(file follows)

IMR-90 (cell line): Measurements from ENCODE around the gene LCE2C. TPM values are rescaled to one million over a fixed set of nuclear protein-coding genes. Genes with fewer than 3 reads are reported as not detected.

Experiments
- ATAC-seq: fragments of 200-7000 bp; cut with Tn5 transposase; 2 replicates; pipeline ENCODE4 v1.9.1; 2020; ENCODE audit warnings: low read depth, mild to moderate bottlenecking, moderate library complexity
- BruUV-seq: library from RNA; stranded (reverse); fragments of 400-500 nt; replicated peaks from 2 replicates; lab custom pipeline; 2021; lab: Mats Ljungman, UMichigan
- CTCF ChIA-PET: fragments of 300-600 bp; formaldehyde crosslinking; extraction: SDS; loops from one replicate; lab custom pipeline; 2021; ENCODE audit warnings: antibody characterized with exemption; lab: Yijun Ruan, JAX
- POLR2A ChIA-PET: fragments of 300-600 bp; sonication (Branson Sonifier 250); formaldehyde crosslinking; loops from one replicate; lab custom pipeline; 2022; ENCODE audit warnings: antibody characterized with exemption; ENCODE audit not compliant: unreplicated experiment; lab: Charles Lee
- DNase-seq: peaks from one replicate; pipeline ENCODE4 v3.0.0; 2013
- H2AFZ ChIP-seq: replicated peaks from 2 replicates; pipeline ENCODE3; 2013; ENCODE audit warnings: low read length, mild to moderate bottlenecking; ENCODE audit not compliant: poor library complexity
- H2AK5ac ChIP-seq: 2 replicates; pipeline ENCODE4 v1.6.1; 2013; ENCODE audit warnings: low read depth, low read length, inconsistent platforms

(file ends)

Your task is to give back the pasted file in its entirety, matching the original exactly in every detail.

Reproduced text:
IMR-90 (cell line): Measurements from ENCODE around the gene LCE2C. TPM values are rescaled to one million over a fixed set of nuclear protein-coding genes. Genes with fewer than 3 reads are reported as not detected.

Experiments
- ATAC-seq: fragments of 200-7000 bp; cut with Tn5 transposase; 2 replicates; pipeline ENCODE4 v1.9.1; 2020; ENCODE audit warnings: low read depth, mild to moderate bottlenecking, moderate library complexity
- BruUV-seq: library from RNA; stranded (reverse); fragments of 400-500 nt; replicated peaks from 2 replicates; lab custom pipeline; 2021; lab: Mats Ljungman, UMichigan
- CTCF ChIA-PET: fragments of 300-600 bp; formaldehyde crosslinking; extraction: SDS; loops from one replicate; lab custom pipeline; 2021; ENCODE audit warnings: antibody characterized with exemption; lab: Yijun Ruan, JAX
- POLR2A ChIA-PET: fragments of 300-600 bp; sonication (Branson Sonifier 250); formaldehyde crosslinking; loops from one replicate; lab custom pipeline; 2022; ENCODE audit warnings: antibody characterized with exemption; ENCODE audit not compliant: unreplicated experiment; lab: Charles Lee
- DNase-seq: peaks from one replicate; pipeline ENCODE4 v3.0.0; 2013
- H2AFZ ChIP-seq: replicated peaks from 2 replicates; pipeline ENCODE3; 2013; ENCODE audit warnings: low read length, mild to moderate bottlenecking; ENCODE audit not compliant: poor library complexity
- H2AK5ac ChIP-seq: 2 replicates; pipeline ENCODE4 v1.6.1; 2013; ENCODE audit warnings: low read depth, low read length, inconsistent platforms